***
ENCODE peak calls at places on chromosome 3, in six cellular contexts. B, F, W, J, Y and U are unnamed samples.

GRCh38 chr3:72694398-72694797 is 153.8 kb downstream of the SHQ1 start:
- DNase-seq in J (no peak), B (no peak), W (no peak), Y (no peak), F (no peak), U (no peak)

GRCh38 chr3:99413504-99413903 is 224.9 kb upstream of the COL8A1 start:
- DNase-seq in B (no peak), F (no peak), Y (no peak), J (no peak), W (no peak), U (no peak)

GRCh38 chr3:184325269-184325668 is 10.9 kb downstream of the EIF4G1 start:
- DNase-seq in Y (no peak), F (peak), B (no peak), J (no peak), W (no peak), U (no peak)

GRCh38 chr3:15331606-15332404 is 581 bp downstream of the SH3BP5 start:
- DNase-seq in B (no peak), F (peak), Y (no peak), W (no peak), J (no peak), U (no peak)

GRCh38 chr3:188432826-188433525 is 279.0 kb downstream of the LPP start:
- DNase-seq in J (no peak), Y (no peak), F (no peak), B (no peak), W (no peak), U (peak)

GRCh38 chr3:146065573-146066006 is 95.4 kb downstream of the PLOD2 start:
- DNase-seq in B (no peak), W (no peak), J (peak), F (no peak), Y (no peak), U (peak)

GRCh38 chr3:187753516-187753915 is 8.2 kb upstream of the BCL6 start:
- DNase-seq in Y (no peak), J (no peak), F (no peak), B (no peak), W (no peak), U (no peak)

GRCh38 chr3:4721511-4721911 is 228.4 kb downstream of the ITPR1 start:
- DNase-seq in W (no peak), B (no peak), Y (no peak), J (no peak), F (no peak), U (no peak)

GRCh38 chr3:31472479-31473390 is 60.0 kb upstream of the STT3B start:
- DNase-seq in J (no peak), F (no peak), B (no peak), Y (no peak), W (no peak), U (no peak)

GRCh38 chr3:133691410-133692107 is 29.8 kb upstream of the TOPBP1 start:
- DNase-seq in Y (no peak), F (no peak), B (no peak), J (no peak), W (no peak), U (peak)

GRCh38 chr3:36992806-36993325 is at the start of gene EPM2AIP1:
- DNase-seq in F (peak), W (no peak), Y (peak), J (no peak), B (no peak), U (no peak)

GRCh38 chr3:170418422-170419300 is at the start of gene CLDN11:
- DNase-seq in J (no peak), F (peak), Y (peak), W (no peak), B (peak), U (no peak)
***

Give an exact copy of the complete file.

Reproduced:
ENCODE peak calls at places on chromosome 3, in six cellular contexts. B, F, W, J, Y and U are unnamed samples.

GRCh38 chr3:72694398-72694797 is 153.8 kb downstream of the SHQ1 start:
- DNase-seq in J (no peak), B (no peak), W (no peak), Y (no peak), F (no peak), U (no peak)

GRCh38 chr3:99413504-99413903 is 224.9 kb upstream of the COL8A1 start:
- DNase-seq in B (no peak), F (no peak), Y (no peak), J (no peak), W (no peak), U (no peak)

GRCh38 chr3:184325269-184325668 is 10.9 kb downstream of the EIF4G1 start:
- DNase-seq in Y (no peak), F (peak), B (no peak), J (no peak), W (no peak), U (no peak)

GRCh38 chr3:15331606-15332404 is 581 bp downstream of the SH3BP5 start:
- DNase-seq in B (no peak), F (peak), Y (no peak), W (no peak), J (no peak), U (no peak)

GRCh38 chr3:188432826-188433525 is 279.0 kb downstream of the LPP start:
- DNase-seq in J (no peak), Y (no peak), F (no peak), B (no peak), W (no peak), U (peak)

GRCh38 chr3:146065573-146066006 is 95.4 kb downstream of the PLOD2 start:
- DNase-seq in B (no peak), W (no peak), J (peak), F (no peak), Y (no peak), U (peak)

GRCh38 chr3:187753516-187753915 is 8.2 kb upstream of the BCL6 start:
- DNase-seq in Y (no peak), J (no peak), F (no peak), B (no peak), W (no peak), U (no peak)

GRCh38 chr3:4721511-4721911 is 228.4 kb downstream of the ITPR1 start:
- DNase-seq in W (no peak), B (no peak), Y (no peak), J (no peak), F (no peak), U (no peak)

GRCh38 chr3:31472479-31473390 is 60.0 kb upstream of the STT3B start:
- DNase-seq in J (no peak), F (no peak), B (no peak), Y (no peak), W (no peak), U (no peak)

GRCh38 chr3:133691410-133692107 is 29.8 kb upstream of the TOPBP1 start:
- DNase-seq in Y (no peak), F (no peak), B (no peak), J (no peak), W (no peak), U (peak)

GRCh38 chr3:36992806-36993325 is at the start of gene EPM2AIP1:
- DNase-seq in F (peak), W (no peak), Y (peak), J (no peak), B (no peak), U (no peak)

GRCh38 chr3:170418422-170419300 is at the start of gene CLDN11:
- DNase-seq in J (no peak), F (peak), Y (peak), W (no peak), B (peak), U (no peak)